There is a phrase ‘your biography becomes your biology’. Science understands clearly now how traumatic events and deficits in our early care shape our brains and leave us to face life and its inevitable adversities without emotional, psychological and physical resilience.
We can experience trauma not just from extreme, life threatening events, like the ones we imagine effect soldiers on the battlefield, but with anything that is overwhelmingly stressful to to us as a unique individual and sends us into the fight, flight or freeze response. For children, threatening behaviour from adults, parents fighting, death in the family, disruption, separation, addictive or depressed parents, divorce, bullying, constant criticism, are all sources of trauma.
Our bodies react to such adversity by sending stress hormones through the body, preparing us for fight or flight or in extreme cases to freeze. But because our brains and immune systems are in a state of development, this constant barrage of stress hormones results in us having a permanently high level response to stress.
So we walk into our lives on high alert, with high reactivity to threats of all kinds, expecting the worse, and thus often finding it. We experience ourselves triggered in relationships, angered by events, constantly fearful, lost, confused and unable to deal with situations in a thoughtful, rational way.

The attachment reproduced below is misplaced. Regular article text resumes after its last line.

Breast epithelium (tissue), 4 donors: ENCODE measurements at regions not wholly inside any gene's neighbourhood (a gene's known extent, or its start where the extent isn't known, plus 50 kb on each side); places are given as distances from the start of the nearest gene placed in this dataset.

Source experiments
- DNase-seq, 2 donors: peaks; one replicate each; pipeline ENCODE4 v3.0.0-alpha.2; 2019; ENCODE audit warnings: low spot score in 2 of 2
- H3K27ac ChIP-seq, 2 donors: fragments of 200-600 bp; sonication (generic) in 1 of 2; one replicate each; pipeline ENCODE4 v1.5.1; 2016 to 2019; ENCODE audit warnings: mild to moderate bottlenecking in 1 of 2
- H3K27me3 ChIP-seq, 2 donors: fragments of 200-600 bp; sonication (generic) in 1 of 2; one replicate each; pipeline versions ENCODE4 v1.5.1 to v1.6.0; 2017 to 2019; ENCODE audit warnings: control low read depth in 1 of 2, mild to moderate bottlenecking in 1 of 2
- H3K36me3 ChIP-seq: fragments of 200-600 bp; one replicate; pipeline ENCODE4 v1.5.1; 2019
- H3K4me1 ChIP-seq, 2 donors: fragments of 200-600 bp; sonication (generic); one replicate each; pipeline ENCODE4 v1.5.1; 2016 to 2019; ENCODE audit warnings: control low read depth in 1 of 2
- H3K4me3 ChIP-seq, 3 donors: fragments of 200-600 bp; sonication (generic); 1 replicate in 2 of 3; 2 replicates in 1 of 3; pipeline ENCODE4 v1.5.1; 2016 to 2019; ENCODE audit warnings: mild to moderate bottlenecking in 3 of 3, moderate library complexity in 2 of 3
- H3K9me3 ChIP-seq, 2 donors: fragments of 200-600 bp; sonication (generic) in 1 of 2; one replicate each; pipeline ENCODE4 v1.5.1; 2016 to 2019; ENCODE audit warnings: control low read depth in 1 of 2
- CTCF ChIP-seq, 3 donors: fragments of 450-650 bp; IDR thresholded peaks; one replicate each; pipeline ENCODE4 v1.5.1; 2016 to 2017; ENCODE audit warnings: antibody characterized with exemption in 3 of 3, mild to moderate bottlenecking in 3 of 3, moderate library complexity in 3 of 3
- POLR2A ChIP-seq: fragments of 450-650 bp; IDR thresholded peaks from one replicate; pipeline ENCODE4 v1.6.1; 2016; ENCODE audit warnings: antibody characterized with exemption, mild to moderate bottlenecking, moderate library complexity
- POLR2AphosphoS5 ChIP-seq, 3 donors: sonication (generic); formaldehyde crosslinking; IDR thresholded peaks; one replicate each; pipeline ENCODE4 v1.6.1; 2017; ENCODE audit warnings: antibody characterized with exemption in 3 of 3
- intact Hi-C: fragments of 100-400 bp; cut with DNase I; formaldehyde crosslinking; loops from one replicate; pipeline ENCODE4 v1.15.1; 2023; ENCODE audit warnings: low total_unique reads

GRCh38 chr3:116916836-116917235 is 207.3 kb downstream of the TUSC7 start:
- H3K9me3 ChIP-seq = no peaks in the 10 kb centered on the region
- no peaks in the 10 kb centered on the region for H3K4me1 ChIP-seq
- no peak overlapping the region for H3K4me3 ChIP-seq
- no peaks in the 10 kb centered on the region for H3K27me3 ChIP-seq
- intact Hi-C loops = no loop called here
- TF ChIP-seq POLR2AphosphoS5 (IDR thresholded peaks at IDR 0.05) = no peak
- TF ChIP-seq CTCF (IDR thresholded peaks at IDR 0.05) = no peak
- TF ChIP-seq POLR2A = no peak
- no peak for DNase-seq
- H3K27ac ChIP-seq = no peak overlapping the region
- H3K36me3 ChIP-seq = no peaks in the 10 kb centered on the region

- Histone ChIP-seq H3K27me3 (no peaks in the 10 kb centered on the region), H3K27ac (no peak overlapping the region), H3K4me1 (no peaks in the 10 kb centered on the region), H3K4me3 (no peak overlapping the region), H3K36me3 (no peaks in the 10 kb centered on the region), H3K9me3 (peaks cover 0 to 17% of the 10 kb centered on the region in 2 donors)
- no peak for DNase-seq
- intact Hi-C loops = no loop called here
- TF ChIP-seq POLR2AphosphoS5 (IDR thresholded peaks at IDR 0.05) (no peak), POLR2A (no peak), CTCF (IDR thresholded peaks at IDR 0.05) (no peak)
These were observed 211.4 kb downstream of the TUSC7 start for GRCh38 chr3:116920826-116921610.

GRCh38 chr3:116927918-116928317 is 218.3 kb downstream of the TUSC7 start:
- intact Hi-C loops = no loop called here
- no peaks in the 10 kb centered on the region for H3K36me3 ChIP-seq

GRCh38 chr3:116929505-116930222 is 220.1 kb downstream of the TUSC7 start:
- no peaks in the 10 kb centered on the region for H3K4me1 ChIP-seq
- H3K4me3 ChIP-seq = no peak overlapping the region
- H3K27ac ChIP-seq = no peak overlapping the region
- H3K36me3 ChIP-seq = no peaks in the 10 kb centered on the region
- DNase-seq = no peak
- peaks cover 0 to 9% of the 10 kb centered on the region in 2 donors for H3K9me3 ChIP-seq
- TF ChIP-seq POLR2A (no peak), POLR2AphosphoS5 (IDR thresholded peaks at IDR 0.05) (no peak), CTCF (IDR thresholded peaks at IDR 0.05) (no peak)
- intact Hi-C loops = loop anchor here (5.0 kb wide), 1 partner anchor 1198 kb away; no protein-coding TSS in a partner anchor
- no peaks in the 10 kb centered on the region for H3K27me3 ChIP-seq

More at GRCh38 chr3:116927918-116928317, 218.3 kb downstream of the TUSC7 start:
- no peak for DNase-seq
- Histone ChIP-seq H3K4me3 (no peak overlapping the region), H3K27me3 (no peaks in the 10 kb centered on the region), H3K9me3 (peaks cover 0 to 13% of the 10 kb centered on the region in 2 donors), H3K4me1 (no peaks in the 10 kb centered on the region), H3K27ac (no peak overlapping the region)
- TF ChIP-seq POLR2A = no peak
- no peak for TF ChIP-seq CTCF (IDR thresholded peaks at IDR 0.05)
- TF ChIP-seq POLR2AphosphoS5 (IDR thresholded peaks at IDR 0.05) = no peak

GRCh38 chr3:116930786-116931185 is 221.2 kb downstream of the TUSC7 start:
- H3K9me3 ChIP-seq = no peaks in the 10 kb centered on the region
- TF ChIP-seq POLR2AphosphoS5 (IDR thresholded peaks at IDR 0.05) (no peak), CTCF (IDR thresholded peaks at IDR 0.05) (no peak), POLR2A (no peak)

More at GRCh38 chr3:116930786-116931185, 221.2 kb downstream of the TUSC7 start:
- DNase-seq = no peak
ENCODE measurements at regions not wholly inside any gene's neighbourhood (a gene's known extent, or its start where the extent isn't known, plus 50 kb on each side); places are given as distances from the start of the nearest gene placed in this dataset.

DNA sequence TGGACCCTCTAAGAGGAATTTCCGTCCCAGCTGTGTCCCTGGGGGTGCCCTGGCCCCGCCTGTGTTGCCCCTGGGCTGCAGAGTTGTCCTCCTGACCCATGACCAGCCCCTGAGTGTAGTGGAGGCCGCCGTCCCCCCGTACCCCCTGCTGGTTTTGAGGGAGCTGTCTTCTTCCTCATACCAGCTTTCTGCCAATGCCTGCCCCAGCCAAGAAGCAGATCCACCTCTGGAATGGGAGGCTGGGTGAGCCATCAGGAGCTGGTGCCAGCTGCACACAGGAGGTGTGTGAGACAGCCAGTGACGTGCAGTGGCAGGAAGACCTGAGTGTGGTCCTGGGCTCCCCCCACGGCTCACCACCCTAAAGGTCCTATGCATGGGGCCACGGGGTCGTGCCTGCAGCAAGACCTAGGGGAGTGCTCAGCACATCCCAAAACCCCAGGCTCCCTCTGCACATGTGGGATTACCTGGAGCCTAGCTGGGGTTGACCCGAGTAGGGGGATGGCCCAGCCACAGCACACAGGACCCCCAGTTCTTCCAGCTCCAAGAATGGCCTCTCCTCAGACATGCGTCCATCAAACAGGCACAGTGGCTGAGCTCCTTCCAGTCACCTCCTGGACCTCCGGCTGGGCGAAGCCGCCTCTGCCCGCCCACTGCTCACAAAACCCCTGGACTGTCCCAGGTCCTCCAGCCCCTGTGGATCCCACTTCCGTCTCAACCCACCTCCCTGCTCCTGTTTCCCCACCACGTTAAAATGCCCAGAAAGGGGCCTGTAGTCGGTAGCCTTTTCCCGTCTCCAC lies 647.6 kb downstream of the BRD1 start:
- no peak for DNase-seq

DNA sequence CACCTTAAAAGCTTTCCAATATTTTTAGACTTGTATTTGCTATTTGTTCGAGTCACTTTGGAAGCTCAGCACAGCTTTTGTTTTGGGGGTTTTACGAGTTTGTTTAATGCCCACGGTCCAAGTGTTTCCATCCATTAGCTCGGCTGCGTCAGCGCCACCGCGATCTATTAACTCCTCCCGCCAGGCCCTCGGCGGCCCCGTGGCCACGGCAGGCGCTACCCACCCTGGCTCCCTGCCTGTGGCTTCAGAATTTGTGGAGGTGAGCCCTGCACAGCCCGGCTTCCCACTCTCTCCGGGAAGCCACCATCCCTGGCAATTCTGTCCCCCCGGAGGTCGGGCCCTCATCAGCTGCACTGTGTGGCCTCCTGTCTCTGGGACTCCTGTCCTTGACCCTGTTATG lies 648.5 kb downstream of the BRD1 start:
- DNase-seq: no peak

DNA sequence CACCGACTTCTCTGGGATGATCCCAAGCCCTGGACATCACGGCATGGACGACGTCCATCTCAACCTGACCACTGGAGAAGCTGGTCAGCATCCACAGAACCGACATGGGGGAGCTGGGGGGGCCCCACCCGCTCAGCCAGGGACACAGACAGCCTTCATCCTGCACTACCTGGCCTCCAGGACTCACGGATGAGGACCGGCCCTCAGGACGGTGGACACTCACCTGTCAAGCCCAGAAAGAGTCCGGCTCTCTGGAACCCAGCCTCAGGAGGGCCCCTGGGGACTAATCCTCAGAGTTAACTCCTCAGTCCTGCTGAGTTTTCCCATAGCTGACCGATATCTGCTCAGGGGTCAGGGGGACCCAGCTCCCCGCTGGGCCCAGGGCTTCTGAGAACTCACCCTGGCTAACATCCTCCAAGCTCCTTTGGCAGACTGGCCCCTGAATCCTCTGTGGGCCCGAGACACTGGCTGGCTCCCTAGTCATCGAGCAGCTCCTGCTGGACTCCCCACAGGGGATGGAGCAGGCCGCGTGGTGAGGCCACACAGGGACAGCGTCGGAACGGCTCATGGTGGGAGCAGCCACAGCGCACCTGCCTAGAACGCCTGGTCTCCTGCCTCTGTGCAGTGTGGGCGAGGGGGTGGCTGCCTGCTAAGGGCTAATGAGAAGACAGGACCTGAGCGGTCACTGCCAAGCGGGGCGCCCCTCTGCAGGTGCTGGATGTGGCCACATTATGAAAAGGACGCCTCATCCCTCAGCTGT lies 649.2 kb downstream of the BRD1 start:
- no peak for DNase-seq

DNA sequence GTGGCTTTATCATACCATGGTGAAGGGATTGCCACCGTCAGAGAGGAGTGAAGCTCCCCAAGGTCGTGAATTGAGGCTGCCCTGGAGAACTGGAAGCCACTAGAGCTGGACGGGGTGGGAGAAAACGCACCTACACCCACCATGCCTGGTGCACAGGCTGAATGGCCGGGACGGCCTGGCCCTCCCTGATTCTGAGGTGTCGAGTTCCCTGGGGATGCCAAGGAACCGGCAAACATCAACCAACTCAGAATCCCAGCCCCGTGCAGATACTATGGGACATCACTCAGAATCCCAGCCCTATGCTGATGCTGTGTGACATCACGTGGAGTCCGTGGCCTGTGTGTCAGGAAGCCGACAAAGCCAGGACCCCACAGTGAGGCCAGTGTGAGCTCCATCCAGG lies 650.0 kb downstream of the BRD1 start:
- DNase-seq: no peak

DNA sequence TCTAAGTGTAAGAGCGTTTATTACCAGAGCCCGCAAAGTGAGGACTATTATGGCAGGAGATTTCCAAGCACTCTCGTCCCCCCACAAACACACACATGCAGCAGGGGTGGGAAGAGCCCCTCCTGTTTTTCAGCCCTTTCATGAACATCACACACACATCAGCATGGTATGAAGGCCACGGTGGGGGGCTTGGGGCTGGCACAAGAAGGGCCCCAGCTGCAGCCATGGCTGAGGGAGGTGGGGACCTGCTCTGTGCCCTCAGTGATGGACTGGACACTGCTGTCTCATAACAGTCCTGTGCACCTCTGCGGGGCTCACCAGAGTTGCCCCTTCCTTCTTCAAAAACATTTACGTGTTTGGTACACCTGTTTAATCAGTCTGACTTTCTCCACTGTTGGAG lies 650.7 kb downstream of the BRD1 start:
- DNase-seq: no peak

More obviously harmful events such as physical or sexual abuse and neglect may have sent us into the freeze response, where memories of the event are stored unprocessed in the limbic brain areas and can emerge in later life as symptoms of PTSD and dissociative disorders.
Isn't it easy to see from this how we can end up spiralling into life feeling like a failure? We keep getting into the same scrapes again and again, making the same mistakes, doing things we don't want to do, letting ourselves down. The worse part of this is that inevitably we make the assumption, that because we feel so bad and act so badly, that we are bad. Nothing could be further from the truth, and more important to realise.
Self doubt, self hatred, shame are the other side of this double edge sword…..the disappointment in ourselves for not being able to handle our problems.
If you suffer from any of the following, then it is likely that you faced difficult situations in childhood that you were unequipped to deal with, and which left you vulnerable:
Post traumatic stress disorder (PTSD)
Anxiety and depressive disorders
Borderline personality disorder
Dissociative disorders such as DID
Attention deficit hyperactivity disorders
Obsessive compulsive disorder